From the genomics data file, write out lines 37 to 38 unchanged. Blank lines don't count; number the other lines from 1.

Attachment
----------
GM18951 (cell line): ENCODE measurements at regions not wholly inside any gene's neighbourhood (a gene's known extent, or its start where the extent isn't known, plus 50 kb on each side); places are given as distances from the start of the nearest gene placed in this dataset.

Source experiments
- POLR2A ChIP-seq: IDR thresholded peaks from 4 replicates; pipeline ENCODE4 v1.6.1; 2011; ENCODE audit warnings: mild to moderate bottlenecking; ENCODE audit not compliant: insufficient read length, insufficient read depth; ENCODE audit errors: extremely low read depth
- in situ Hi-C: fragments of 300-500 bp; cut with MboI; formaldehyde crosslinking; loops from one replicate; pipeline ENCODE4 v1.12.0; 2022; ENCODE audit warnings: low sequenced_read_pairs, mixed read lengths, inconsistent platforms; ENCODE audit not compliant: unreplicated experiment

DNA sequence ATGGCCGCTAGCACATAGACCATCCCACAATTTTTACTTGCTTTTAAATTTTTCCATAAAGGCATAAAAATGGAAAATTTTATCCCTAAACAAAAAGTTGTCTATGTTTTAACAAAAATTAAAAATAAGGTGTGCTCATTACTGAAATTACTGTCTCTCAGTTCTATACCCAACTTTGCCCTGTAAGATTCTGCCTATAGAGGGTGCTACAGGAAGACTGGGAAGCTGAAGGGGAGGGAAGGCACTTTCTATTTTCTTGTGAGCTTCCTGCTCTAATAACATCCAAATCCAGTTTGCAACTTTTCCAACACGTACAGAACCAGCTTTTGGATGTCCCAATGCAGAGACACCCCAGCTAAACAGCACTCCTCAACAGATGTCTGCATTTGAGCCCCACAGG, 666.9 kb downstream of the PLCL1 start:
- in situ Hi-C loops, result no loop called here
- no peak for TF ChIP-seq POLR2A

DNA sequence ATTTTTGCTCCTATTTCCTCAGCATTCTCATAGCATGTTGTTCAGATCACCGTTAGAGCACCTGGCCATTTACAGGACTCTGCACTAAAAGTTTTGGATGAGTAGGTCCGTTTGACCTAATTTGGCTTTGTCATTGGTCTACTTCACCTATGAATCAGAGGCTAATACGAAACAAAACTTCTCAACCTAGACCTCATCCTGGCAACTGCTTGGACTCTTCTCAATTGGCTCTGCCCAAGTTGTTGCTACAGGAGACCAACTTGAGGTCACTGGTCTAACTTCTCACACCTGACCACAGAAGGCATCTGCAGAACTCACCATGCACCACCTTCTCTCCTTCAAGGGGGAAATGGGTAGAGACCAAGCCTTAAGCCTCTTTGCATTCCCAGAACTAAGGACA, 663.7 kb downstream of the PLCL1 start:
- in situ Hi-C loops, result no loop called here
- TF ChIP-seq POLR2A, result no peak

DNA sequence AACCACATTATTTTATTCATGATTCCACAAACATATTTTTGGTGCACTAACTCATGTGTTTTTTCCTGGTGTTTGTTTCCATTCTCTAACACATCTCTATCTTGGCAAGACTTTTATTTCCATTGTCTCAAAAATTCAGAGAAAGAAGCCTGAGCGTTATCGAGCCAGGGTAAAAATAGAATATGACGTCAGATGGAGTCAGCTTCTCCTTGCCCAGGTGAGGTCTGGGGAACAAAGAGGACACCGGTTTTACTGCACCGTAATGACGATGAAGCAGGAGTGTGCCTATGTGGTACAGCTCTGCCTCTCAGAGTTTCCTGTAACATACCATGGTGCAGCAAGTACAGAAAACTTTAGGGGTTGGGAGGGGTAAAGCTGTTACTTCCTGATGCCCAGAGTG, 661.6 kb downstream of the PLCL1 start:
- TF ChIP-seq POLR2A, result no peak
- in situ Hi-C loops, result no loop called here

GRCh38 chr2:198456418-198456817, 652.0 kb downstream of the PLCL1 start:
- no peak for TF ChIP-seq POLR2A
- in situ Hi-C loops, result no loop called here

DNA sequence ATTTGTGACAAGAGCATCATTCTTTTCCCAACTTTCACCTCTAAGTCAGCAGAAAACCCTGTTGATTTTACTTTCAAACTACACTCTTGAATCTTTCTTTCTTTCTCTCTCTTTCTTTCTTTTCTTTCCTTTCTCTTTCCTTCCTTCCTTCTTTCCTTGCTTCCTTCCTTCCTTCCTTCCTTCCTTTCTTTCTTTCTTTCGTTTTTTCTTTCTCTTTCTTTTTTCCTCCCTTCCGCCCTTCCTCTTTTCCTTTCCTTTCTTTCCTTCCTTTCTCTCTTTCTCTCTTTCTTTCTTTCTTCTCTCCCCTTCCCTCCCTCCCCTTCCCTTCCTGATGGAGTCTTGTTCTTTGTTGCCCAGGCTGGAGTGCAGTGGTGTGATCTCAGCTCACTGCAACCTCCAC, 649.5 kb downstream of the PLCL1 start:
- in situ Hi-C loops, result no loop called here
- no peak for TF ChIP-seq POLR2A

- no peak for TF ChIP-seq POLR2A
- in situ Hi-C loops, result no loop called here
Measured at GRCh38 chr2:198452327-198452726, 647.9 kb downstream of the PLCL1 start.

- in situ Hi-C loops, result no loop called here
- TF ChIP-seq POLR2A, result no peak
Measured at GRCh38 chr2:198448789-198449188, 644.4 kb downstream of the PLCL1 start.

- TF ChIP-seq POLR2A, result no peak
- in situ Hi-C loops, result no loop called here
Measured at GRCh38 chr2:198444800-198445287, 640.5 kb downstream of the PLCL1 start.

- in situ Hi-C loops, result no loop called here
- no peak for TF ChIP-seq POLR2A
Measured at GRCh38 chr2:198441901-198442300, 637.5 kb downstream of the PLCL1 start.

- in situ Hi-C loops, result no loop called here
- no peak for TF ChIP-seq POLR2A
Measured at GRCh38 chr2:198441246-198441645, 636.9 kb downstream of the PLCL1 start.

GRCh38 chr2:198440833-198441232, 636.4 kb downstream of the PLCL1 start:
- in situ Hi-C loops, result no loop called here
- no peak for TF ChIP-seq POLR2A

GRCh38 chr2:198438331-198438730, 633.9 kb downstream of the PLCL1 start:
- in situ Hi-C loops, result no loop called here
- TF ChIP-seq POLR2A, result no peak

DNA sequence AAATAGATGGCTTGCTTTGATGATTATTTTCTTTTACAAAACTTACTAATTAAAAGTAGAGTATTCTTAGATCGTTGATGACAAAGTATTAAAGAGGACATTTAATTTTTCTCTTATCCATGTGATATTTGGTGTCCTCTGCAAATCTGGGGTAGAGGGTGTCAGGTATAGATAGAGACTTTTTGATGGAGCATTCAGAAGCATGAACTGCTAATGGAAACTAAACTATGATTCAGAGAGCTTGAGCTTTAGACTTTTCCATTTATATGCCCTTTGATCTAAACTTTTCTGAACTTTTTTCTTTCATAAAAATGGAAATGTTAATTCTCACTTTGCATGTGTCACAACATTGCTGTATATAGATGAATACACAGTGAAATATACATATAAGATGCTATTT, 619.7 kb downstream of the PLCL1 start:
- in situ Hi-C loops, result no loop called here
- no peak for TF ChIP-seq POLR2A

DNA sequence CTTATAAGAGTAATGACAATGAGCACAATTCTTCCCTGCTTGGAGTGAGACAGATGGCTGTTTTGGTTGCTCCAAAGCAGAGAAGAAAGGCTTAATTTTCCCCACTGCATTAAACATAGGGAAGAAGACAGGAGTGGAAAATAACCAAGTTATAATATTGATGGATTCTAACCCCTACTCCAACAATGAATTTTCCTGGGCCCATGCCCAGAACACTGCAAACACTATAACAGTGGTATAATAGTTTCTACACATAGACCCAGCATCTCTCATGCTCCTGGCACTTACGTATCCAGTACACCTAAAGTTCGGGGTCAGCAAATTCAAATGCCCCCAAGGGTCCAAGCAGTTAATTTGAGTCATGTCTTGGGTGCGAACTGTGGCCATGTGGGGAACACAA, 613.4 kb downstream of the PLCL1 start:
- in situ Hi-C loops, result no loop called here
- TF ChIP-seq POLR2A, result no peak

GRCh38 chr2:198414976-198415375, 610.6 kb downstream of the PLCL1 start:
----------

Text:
- no peak for TF ChIP-seq POLR2A

GRCh38 chr2:198438331-198438730, 633.9 kb downstream of the PLCL1 start: